Waves For Water W4W is a local Southern California non-profit that combines two major loves of mine; the ocean and clean, drinkable water in developing countries. On their site the offer of ways to raise funds, campaign and even go to the places as a clean water courier- come on, I know some of you have some surf trips you’re dying to take.*

*Let me know if you do, I am IN.

Lastly, consider hopping in your nearest ocean, lake, swimming pool or shower and giving thanks. I know that may sound a bit cheesy, but I for one don’t want to live another day taking for granted the gift that is clean, drinkable, swim-able, surf-able water that is so readily available to me. Water is life, y’all and it’s far too easy for me to forget it.

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Take Heart.

Today has been one of those days- one of the ones where the weight of the world feels heavy…like, so incredibly heavy. It started this morning as I was walking to a meeting on the earlier side of the AM and found myself feeling physically impacted by how many people I saw still sound asleep on the pavement. My chest felt heavy, my shoulders weak and each step felt like wading through swampy waters. As I neared closer to my destination I heard someone call my name- not “baby” or “white girl,” as are often the monikers hollered at me on this particular street, but my actual name. I looked down to find Mr. Harvey, a man who I’d spent my first 4 years with here on Skid Row. This man holds a special place in my heart as our first meeting was while I was doing outreach, looking for specifically for him at 4:30 in the morning on his birthday…which happens to be mine too. This commonality bonded us instantly.

At first glance Mr. Harvey and I have absolutely nothing in common- he is an older black man with a severe mental illness and a catalog of memories that I can’t even begin to imagine. But as he stated this morning, the uniqueness of the day we met, “our day” remains imprinted on us both.

It’s been a couple of years since working with the program that Mr. Harvey was in and I’d since heard that he’d left, but I never knew why- to be honest, I am not sure he does either. Seeing him this morning snapped something in me. As I sat down next to him, noticing his missing shoe I couldn’t stop the flood that felt like one thousand pounds of grief- grief for Mr. Harvey, grief for multitude of other men and women on the street, grief for the broken systems and hearts that got them there.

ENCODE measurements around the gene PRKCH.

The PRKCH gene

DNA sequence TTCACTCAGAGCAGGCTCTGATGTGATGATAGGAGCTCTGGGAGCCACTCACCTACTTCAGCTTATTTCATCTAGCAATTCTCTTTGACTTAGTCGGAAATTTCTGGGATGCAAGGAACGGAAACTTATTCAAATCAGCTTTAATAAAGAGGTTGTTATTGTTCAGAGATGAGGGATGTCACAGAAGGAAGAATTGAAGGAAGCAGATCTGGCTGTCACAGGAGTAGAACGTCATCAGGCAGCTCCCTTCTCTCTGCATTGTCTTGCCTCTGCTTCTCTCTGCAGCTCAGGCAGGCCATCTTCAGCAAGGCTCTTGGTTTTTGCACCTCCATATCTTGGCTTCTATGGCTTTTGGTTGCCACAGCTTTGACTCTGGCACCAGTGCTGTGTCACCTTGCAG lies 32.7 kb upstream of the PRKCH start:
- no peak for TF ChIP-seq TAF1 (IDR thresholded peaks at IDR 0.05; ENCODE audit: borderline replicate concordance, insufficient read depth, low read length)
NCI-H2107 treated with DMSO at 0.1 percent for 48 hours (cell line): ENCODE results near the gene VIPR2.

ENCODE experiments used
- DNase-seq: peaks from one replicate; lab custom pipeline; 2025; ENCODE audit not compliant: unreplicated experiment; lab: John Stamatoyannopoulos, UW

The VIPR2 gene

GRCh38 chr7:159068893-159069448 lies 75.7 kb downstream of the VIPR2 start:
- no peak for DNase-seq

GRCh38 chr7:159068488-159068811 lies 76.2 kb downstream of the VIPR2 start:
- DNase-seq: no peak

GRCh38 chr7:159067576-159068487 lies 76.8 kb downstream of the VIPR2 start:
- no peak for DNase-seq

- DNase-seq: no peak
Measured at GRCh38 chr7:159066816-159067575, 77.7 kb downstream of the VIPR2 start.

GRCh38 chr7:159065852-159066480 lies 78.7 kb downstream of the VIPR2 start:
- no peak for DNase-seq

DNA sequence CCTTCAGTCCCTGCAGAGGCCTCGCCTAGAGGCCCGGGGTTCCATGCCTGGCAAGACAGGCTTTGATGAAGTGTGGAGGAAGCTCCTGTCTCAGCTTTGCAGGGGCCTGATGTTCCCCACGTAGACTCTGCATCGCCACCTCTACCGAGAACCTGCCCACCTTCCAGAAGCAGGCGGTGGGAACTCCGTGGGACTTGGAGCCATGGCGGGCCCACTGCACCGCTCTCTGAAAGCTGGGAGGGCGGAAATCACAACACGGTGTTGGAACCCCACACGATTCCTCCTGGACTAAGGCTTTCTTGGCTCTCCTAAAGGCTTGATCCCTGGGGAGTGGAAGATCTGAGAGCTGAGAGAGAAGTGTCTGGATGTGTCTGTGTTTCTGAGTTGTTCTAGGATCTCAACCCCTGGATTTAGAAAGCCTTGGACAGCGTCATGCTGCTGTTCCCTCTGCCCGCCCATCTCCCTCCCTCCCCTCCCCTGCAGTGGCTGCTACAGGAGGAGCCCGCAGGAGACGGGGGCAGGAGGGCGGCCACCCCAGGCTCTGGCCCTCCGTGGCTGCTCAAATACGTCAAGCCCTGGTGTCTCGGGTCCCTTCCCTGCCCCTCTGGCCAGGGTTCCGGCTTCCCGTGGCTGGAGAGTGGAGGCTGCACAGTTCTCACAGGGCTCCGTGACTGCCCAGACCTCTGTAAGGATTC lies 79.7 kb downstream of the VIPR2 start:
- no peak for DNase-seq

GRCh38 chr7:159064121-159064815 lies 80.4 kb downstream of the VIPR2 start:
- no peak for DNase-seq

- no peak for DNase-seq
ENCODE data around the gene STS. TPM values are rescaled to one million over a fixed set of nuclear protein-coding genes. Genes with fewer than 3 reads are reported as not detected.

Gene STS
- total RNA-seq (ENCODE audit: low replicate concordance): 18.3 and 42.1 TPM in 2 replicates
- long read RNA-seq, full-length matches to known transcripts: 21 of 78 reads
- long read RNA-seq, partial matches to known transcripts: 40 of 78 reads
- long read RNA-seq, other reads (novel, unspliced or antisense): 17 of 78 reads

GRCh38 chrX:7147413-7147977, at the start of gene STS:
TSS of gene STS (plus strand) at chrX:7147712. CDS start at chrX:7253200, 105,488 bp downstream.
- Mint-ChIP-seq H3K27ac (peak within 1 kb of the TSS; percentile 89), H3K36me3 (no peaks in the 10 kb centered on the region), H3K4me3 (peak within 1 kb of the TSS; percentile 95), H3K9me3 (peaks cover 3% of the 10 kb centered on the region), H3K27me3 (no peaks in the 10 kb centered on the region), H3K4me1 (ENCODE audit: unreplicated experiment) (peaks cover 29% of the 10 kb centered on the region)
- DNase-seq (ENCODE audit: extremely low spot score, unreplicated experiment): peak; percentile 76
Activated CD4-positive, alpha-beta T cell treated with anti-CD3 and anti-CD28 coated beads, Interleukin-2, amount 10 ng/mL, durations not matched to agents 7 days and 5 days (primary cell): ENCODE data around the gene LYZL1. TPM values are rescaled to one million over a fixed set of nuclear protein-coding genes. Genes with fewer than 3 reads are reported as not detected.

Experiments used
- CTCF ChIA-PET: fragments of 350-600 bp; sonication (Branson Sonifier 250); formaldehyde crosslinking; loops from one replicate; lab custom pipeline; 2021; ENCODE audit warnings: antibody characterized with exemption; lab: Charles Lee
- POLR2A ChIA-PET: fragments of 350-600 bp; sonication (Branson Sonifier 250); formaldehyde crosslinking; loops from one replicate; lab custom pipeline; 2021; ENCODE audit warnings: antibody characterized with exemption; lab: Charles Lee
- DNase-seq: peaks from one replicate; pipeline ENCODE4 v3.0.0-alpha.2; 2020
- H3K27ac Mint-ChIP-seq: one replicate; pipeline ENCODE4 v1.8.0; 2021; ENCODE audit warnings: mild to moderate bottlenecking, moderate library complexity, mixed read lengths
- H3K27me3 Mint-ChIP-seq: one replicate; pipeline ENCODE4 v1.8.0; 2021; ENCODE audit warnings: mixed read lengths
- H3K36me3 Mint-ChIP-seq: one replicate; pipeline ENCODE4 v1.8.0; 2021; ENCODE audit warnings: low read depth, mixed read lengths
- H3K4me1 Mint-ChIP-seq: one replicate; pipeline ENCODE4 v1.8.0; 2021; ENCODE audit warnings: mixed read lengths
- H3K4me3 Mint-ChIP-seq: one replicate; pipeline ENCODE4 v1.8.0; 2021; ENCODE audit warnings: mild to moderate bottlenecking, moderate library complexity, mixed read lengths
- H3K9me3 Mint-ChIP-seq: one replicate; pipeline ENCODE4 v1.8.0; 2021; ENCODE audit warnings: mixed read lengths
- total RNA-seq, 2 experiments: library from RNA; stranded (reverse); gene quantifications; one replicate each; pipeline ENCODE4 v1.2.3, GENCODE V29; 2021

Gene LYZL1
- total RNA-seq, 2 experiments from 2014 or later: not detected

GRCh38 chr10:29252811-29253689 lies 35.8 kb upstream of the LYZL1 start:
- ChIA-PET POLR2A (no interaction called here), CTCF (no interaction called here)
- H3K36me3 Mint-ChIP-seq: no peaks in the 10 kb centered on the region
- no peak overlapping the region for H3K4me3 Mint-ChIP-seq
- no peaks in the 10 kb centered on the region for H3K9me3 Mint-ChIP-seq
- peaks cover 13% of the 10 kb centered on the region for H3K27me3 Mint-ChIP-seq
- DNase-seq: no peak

I’m supposed to be stronger than this, I thought.

I walked away feeling very, very human; limited, defeated, overwhelmed and as I often find myself doing, began to calculate what it would look like to get every single person off the streets into a home. Mid-calculation however, my thoughts were interrupted with another, In this world you will have trouble, but TAKE HEART, I have overcome the world. (John 16:33)

I stopped.

That’s it.

That’s all of it.

It has to be it.

I have mentioned before my struggles with doubt and continuous questioning of just about anything I can get my hands on, but I believe these words. I have to believe these words. Because if I don’t, nothing else makes sense to me. Love, justice, peace- none of these add up without these words. I have to believe that when God says that he is bigger than all of this mess, that He means it. I have to believe that there is something more going on than what my brain and my eyes can see.

I have to.

And so I will. I will grit my teeth and dig in my heels- I will keep fighting. It may be through tears, it may come with screams and there’s a good chance there’ll be a few of swear words, but today I will cling to this truth like a life raft in a storm; take heart.

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The Skid Row Fashion Police.


“Oh grrrrreat, Rachel has on her hippy bathrobe again.”

“Do you think she’s going to make us talk about peace and love again?” (not all that unlikely)

“No, probably just about global warming, recycling and crap like that.” (also not that unlikely)

“She’s cool, but man she’s a weird white girl.” (this is probably more true than false)

“Maybe this is why she’s still single, do you think?” (uh-oh, here we go)

“Nah, she’s single because she’s picky- she obviously doesn’t want to end up with a loser.” (preach, girl- said by the only woman in the group)

“No way, she’s single because she hangs out with us all day.” (partially true)

“You are all wrong, she’s single because she’s too skinny.” (bless you, sir)

“Well, either way, she’s single- and we need to get her fixed up so she can start having babies.” (no, no you don’t)

These are my people.


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I Breathed.